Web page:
Bidiziil George competed in Lovelock Elementary School’s Track and Field Day last year. The annual event helps meet the school district’s goal for physical activity.
Bidiziil George competed in Lovelock Elementary School’s Track and Field Day last year. The annual event helps meet the school district’s goal for physical activity.
Today about one in three schoolchildren are overweight or obese. Overweight kids tend to become overweight adults - and are at risk for a lifetime of chronic illnesses like diabetes and heart disease.

The Healthy Hunger-Free Kids Act of 2010 responded to the nutritional problems that plague K-12 students across the nation. It gave the United States Department of Agriculture (USDA) the authority to set nutritional standards for foods served in schools. It also authorized funding for federal school meal and child nutrition programs.

Pershing County School District (PCSD) participates in the National School Lunch program. According to, about half of Pershing’s students are eligible for free or reduced price lunches.

The school lunch program has been controversial – with some saying the nutritional requirements are too stringent. If the food doesn’t taste like what the kids are used to, they may vote with their feet and eat elsewhere. School districts will lose money.

The USDA requires participating schools to gradually reduce sodium, decrease saturated fat, and offer fruits, vegetables, whole grains, seafood, and low-fat dairy. Snacks must meet caloric and nutritional standards.

The Nevada Department of Education Statewide School Wellness Policy required school districts to set measurable objectives – and meet regularly to assess their progress. Pershing’s Wellness Committee serves to meet this mandate.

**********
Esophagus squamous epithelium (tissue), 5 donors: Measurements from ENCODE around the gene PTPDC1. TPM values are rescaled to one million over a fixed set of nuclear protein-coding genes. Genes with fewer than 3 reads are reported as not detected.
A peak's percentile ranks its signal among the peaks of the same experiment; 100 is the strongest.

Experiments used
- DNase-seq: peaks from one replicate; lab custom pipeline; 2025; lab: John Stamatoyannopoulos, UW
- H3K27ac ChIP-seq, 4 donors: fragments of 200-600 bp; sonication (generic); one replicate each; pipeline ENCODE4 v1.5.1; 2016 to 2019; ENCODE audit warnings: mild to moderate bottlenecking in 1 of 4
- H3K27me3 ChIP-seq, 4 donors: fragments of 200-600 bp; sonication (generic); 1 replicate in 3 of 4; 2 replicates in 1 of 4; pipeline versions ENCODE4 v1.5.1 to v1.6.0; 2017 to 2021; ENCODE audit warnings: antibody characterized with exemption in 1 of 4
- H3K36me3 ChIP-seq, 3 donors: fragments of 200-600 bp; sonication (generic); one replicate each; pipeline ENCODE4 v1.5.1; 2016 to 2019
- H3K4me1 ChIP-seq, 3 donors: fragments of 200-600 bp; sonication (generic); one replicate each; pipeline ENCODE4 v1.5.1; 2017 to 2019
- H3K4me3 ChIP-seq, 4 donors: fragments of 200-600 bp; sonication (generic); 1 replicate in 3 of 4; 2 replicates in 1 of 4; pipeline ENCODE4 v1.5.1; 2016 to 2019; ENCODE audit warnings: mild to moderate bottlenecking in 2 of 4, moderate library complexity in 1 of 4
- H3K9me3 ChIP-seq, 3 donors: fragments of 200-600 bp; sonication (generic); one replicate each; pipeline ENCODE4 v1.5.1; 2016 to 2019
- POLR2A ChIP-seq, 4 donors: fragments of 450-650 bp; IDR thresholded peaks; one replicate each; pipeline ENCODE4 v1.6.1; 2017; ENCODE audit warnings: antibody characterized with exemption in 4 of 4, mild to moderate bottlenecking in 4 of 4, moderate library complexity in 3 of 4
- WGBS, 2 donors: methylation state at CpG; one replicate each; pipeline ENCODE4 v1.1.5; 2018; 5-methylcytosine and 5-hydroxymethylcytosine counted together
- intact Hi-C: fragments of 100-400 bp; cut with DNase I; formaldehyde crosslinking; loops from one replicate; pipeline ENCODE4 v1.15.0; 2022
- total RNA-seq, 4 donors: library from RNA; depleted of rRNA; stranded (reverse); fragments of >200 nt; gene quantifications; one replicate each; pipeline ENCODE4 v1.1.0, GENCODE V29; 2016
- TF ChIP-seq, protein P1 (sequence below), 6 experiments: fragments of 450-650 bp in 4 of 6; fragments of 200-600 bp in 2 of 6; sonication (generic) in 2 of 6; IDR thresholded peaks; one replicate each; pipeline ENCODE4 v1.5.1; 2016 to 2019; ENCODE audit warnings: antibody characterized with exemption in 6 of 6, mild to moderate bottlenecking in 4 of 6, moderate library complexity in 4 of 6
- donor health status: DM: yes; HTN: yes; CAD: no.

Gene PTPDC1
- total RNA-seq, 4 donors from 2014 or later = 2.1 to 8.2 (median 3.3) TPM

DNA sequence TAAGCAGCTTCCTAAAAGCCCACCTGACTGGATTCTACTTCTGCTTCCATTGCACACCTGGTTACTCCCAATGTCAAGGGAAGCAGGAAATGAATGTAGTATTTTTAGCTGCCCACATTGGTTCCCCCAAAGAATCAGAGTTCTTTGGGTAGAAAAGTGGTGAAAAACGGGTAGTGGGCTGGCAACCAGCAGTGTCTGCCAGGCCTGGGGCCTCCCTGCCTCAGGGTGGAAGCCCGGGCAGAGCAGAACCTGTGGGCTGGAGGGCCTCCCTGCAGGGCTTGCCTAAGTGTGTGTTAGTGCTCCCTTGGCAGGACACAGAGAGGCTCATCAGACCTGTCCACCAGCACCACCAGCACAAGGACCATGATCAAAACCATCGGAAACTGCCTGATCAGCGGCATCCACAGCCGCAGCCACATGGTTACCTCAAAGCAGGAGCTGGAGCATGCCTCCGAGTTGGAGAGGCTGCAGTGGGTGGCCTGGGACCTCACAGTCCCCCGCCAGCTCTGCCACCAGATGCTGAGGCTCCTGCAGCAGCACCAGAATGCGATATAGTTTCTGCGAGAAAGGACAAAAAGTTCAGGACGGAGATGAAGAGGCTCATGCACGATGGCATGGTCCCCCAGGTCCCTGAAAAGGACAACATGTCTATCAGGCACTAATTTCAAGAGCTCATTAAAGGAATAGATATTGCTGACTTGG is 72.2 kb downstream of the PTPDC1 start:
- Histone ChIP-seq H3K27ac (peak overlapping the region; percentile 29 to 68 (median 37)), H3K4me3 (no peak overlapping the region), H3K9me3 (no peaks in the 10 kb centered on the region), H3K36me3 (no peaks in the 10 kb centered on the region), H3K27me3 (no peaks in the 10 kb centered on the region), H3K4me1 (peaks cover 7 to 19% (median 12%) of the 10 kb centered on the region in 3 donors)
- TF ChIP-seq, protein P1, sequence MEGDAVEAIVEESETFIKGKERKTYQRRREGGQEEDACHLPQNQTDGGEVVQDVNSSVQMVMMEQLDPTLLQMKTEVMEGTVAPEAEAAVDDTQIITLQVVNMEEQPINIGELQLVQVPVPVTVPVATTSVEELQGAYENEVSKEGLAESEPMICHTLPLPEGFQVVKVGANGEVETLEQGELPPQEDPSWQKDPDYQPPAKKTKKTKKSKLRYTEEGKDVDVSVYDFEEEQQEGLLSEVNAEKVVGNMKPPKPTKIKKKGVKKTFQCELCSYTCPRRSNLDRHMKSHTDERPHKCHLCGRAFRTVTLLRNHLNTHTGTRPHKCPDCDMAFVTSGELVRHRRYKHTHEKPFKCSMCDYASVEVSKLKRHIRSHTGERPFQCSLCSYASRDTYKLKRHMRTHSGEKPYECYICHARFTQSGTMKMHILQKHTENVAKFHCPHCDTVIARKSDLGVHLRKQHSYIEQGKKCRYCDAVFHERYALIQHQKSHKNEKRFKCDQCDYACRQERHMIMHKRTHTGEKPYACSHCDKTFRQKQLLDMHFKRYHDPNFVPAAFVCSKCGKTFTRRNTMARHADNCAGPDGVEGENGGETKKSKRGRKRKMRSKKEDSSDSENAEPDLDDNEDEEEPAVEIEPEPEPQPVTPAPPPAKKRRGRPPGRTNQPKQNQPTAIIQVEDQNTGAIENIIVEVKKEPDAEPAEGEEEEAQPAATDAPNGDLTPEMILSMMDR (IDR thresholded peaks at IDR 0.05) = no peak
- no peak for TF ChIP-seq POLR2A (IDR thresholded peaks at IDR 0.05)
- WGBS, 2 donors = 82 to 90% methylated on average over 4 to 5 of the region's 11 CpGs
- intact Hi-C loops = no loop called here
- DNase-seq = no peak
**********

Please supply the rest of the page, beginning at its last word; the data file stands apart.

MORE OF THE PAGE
Wellness Committee reschedules meeting

The Pershing County School District (PCSD) Wellness Committee met on Wednesday to review their goals. They agreed to reschedule the meeting for the beginning of a new school year in the Fall of 2017.

Food Services Director Julie Myers chairs the committee, which meets at least twice a year. According to the PCSD’s website, the group consists of parents, teachers, support staff, students, the school nurse, business manager, and at least one school board member. The board’s newest member, Chief of Police Mike Mancebo, came to Wednesday’s meeting.

Last May the committee set its goals for the 2016 – 2017 school year. Their objectives addressed nutrition, physical activity, and other school-based-activities to promote health.

Nutritional goals

The public can read PCSD’s Wellness policy in its entirety on the district’s website. One of the district’s nutritional goals is to attach a quarterly newsletter to the monthly lunch menu. Another is to partner with Family Dollar and Safeway to set up approved snack displays before the beginning of the school year.

Physical activity goals

Physical activity goals vary according to the grade levels of the students. One of Lovelock Elementary School’s goals is to continue their annual Track and Field Day races. LES also holds Monthly Parent Walks.

The high school planned to increase physical activity during Homecoming, Winter Spirit Week, and Unity Day. A district-wide 5K challenge is another goal. Each school vowed to hold a school dance once every nine weeks.

When the committee meets in the Fall, they’ll review the district’s progress toward the goals.

Hunger-Free Kids Act on chopping block

In the aftermath of Donald Trump’s surprise victory in November, the future of free and reduced priced lunches is uncertain. The House Freedom Caucus Chairman Mark Meadows (R-N.C.) included the Healthy Hunger-Free Kids Act in a list of more than 300 executive orders, rules, and regulations that Trump’s administration should consider cutting in its first 100 days.